Seth Lakeman talks to Seán McGovern about success, inspiration and how folk musicians can have soul even when signed to major record labels.


Just because Seth Lakeman is in that tricky genre known as folk, it doesn’t mean he needs to be approached with caution. Lakeman can walk down a street easily without someone shouting ‘crusty!’ at him. A professional folk singer since 1994 with his band the Lakeman Brothers; Seth gained independence as a solo artist in 2002.

A Mercury Music Prize nomination in 2005 for his album Kitty Jay brought due attention to Lakeman. He acknowledges the importance of the Mercury Prize, it being an award that not only highlights new talent but paves the way for even further success. “It gave me confidence. I was signing on over here in the UK when that happened and it gave me confidence to write the next record. I’m really glad it happened because I wasn’t really sure what I was doing at that point”, he says with a sense of nostalgia and relief.

Lakeman used the Mercury Prize success to follow on with Freedom Fields, an album that would not have been created were it not for the blessing of the nomination. “Some people say it’s better just to be nominated” he says after discussing recent winners, notably Amy Winehouse and the Klaxons, acts that although talented, are, without doubt, commercial acts.

On his Mercury Prize Nomination: “I was signing on over here in the UK when that happened and it gave me confidence to write the next record”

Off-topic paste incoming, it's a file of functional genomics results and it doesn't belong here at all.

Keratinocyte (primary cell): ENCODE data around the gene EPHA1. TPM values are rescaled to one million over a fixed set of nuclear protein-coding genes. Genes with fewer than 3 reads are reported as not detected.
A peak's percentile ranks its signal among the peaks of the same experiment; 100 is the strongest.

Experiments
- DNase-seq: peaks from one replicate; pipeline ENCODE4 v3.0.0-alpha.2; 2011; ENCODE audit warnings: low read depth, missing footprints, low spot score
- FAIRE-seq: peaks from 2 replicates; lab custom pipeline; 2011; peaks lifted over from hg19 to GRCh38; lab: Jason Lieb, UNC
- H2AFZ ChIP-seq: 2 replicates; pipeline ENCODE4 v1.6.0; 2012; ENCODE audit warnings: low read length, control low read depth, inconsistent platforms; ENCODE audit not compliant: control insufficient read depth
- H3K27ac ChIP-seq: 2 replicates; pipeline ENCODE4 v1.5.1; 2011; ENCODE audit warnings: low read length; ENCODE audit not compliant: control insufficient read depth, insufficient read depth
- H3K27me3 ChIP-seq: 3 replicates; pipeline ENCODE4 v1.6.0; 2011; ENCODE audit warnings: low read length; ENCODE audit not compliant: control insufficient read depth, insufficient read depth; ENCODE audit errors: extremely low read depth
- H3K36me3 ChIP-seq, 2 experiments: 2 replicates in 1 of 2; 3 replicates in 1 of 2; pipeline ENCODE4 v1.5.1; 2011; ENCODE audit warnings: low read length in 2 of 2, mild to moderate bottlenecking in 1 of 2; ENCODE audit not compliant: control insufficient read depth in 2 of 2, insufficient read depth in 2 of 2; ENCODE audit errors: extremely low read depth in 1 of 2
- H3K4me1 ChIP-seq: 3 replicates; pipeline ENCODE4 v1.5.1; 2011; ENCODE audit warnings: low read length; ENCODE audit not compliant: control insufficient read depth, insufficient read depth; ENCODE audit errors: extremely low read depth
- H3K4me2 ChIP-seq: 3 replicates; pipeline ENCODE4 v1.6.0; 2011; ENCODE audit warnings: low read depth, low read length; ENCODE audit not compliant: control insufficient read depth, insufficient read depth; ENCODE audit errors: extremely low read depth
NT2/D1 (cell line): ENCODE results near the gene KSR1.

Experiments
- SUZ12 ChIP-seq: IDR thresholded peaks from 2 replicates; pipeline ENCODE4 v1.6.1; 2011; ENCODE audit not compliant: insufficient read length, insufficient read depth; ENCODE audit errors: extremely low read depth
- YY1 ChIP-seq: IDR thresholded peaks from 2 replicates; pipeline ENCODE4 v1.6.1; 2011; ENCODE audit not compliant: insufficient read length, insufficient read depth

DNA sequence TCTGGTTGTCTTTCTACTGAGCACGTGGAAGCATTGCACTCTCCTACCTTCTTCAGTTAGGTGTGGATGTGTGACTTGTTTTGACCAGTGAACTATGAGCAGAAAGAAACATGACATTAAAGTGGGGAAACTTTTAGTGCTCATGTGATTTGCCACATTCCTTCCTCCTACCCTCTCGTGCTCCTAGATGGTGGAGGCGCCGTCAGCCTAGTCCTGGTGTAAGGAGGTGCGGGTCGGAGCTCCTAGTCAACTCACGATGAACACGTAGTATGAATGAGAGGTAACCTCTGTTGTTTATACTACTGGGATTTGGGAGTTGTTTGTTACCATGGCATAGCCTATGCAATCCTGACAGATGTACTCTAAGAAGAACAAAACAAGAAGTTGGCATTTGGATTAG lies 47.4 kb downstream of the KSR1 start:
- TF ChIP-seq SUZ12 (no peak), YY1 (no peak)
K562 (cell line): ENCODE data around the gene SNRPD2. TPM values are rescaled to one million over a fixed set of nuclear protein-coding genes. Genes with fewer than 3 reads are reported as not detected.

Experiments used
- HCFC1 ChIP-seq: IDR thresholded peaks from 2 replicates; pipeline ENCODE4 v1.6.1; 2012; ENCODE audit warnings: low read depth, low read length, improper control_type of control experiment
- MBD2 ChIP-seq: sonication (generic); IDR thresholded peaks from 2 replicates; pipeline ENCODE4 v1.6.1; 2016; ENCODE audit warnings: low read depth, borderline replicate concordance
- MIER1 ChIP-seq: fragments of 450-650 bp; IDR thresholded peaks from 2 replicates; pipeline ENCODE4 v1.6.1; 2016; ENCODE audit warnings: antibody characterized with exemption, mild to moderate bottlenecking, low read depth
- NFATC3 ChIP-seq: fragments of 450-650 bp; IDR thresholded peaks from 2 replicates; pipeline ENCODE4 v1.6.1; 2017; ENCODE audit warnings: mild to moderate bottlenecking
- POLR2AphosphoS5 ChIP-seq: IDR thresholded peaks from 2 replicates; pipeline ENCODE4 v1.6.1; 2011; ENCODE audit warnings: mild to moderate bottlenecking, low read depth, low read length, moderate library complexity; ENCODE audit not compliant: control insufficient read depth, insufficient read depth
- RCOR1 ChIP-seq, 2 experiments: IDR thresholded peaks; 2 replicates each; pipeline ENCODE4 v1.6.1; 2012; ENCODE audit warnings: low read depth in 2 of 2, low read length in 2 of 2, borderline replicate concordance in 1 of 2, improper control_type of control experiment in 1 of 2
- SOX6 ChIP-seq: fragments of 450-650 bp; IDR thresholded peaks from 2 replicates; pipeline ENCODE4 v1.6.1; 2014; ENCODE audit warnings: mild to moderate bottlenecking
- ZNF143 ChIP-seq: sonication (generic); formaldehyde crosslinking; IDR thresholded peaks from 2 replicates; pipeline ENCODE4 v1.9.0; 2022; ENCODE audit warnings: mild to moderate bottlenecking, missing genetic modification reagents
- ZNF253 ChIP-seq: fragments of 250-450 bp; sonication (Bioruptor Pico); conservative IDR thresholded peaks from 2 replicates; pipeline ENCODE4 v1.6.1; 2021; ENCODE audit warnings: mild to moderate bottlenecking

It was the summer of 2006 when Lakeman was propelled into the limelight once again, supporting Tori Amos on her European tour. The experience was not only one that allowed him to reach a new audience, but gave him the chance to work along side the renowned singer-songwriter and her band. “She’s an incredible woman, incredible songwriter. She gave me pep talks.”Lakeman records all his work in Martian Studios in Cornwall, thirty minutes from his house, as well as close by to where Amos lives. His particular folk sound stems from natural history, taking a lot of inspiration from the moors. “Stories about the area and appreciating where you live” he describes as the essence of folk music, while the lyrics are a blend of the historic and the personal. Lakeman explains that the personal elements creep into his songs unknowingly.

Unlike many artists categorised within the folk genre, Lakeman is signed to a major label – EMI – which has found itself in the media spotlight recently, for the wrong reasons. Touching upon Tori Amos once more, who recently departed from her record company, the question of independent labels is raised. Lakeman answers honestly that were it not for the major label, the marketing of his music would be nowhere near the extent that it is.

“I could never spend what they can spend” he replies. “[EMI] have turned themselves around again, after a shaky start”. Faith in his record company has brought him attention he could not have attained by himself, but it is the faith in his music that makes him believe in the spirit of folk songs and thatultimately it “has life without labels”.

Seth Lakeman played The Academy on 15th November